Manhattan Last Will and Testament Lawyer

A last will and testament, often referred to as a will or a will and testament, is a legal document in which you leave instructions as to who should receive your property once you pass away. While many people leave their property to close family members such as a surviving spouse, children or siblings, a will gives you the flexibility to also leave property to non-relatives such as good friends as well as institutions such as your college or a charity. In addition, with a will you can name guardians for your minor children and name someone to manage their property until they become adults. Upon your death, the executor who you name in your last will and testament will settle your estate and ultimately distribute your assets to your beneficiaries. In the absence of a will, it is less likely that your property will end up in the hands of those who you want to have it. While a last will and testament is an important estate planning document, it may not be the only one that you need to attain your planning goals. To create a will and other estate planning documents that are specifically tailored to accomplish your personal goals, contact an experienced Manhattan Last Will and Testament Lawyer to guide you through the process.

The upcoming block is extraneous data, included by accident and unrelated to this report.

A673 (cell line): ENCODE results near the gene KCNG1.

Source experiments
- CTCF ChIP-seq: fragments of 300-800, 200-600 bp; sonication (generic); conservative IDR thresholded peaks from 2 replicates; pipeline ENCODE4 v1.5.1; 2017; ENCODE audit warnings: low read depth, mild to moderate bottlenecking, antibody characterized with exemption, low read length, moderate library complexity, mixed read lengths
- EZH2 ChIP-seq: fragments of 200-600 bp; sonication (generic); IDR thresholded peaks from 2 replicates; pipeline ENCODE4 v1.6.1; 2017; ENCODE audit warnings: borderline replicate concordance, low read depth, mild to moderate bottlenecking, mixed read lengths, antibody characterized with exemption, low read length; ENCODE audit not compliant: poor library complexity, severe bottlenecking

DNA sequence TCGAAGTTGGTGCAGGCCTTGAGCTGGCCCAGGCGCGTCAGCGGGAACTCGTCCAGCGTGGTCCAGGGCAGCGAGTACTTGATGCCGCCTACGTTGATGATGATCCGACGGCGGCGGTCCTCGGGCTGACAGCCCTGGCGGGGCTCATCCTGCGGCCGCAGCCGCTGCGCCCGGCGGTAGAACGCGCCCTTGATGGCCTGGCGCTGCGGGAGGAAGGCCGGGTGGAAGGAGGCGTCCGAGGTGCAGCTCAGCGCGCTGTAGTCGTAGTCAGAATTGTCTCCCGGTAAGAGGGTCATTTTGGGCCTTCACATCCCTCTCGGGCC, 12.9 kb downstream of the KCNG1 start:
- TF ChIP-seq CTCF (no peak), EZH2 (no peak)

Why have a Last Will and Testament?

There are several reasons to have a last will and testament. Most who create wills want to make sure that their family members are well cared for after the testator passes away. There are provisions that you can include in your will to make sure that your spouse, children and others have assets that will help them financially. For example, for your minor children you can put money in a trust that is to be used for their education. For your not-so-financially astute sister, you can leave money in a special trust called a spendthrift trust where a trustee controls who the money is distributed to your sister. Or, if you have a cousin who is disabled, you can use your will to set up and fund a special needs trust that will allow your cousin to continue to receive the care he needs through the rest of his life. If you have relatives who you want to leave nothing, with your will you can do so and even include a statement that you are intentionally leaving those relatives out of your will. This will help minimize family squabbles as with a will you can leave clear instructions as to who gets your property and who does not. In other words, a will allows you to give away your property in that manner of your choosing.

What are the requirements for making a will?